Wild Horse RangersSince 2002, Friends of the Nemaiah Valley have been able to fund the first and only Wild Horse Ranger Patrol program in Canada.
We knew that the declaration of the “?Elegesi Qiyus Wild Horse Preserve” would draw attention to the iconic nature of the horse. For most this would be positive, but some might disagree. After all, government policies have not been kind to the wild horses of the Chilcotin in the past. Prior to 1946, thousands of wild horses were shot in the Chilcotin by government sanctioned bounty hunters profiting at the expense of these animals, receiving $3.00/mare and $5.00/stallion. Even until the mid ‘60s they were rounded up for horsemeat. There is no government agency that provides any protection for these animals today.
The obvious solution is to have rangers who will provide surveillance and protection of the horses and other wild animals of the preserve. The Xeni Gwet’in First Nations Government and BC Parks have a joint management agreement which provides for rangers within Ts’il?os Park and Nunsti Parks, but this leaves the rest of the preserve unpatrolled.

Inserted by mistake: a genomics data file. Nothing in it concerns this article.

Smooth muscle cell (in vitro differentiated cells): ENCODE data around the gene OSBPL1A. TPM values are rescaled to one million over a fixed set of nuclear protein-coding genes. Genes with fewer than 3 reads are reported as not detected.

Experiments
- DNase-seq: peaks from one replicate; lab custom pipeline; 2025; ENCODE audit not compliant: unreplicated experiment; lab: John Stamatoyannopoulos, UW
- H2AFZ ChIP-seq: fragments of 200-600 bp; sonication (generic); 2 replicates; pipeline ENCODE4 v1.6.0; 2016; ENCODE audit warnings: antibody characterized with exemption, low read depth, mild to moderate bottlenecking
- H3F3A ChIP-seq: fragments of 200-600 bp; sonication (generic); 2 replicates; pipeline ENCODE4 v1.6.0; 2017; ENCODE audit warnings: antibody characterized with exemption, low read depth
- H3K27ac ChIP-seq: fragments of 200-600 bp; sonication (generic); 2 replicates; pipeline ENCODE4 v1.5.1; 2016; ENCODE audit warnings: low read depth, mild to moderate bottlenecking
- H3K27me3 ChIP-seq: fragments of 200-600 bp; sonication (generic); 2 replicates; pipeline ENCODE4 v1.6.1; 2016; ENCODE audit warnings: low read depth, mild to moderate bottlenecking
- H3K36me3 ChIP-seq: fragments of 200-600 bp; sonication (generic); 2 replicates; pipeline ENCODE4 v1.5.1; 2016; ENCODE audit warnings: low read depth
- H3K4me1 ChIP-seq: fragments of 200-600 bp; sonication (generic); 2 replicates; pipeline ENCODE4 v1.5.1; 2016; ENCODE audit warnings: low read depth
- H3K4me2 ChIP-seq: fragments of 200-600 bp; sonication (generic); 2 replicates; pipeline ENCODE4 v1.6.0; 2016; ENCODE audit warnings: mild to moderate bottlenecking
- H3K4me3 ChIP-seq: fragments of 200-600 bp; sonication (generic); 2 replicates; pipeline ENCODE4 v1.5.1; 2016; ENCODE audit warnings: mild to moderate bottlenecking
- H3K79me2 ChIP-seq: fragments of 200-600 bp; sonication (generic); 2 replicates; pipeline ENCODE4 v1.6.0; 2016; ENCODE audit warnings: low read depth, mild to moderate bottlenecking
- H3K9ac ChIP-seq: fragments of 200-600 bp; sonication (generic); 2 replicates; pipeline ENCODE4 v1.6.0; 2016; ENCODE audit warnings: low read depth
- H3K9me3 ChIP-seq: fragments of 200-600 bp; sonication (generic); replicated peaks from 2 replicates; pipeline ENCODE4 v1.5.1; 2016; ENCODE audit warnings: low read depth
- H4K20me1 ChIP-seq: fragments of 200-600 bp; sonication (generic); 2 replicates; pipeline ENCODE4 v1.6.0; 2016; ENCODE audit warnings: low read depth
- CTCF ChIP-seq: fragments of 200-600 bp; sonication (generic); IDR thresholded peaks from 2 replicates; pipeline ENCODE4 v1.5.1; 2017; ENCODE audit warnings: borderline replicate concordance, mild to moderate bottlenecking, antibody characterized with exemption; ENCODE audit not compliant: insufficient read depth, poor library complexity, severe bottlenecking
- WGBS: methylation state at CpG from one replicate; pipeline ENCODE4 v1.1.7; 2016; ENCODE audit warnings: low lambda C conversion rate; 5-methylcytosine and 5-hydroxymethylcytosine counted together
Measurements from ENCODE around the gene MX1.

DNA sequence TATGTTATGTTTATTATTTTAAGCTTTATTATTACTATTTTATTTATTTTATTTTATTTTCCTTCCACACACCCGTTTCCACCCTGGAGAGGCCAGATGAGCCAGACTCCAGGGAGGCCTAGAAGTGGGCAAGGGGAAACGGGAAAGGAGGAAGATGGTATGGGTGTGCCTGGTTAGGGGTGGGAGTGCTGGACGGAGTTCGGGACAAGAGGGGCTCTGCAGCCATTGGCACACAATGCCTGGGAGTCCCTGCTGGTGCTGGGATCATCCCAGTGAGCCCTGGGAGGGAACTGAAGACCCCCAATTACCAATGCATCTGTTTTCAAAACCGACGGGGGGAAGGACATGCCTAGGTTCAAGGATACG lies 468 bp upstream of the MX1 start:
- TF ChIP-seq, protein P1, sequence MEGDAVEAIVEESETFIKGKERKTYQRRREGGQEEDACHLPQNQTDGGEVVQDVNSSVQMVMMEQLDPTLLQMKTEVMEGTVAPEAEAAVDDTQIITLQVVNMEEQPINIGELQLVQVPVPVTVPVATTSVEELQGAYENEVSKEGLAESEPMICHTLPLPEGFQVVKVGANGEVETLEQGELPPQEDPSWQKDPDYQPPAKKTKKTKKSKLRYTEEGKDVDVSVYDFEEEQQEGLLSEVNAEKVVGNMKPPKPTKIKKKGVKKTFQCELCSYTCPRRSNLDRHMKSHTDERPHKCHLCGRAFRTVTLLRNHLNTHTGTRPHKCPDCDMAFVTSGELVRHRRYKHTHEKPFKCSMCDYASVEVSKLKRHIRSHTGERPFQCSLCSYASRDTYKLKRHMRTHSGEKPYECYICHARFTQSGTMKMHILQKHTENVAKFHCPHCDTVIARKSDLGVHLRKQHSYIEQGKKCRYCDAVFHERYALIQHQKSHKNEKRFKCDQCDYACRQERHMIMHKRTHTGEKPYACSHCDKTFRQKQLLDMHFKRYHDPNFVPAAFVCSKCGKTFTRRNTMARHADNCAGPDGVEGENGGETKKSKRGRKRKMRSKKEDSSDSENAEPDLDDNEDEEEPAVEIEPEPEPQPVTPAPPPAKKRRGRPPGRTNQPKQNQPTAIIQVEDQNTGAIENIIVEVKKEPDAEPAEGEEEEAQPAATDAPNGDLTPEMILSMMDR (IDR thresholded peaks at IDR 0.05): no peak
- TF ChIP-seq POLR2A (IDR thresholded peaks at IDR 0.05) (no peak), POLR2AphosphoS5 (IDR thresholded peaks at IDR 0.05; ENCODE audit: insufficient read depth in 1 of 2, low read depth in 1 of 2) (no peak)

FONV decided that initially we would set out to raise funds to fund a ranger half time. We applied to the Vancouver Foundation and received a startup grant. When we combined this with private donations targeted to this program we had enough to begin.
In 2003, Harry Setah became the first Wild Horse Ranger. The XGFNG administers the program and hires the ranger who will be their employee. Harry had the skills, knowledge and equipment to do the job.
Harry watched over the horses and monitored their condition, keeping track of numbers and makeup of the various bands. This added a valuable research component to the work FONV does besides providing a constant Xeni Gwet’in FN presence out on the land.
Sadly, Harry passed away suddenly in the fall of 2009.
In 2010, David Setah was chosen by the band to become the new Wild Horse Ranger. David says there is no other job he would rather have.
At present, we are working with David and the Xeni Gwet’in to involve more of the youth and to make this program self-funding.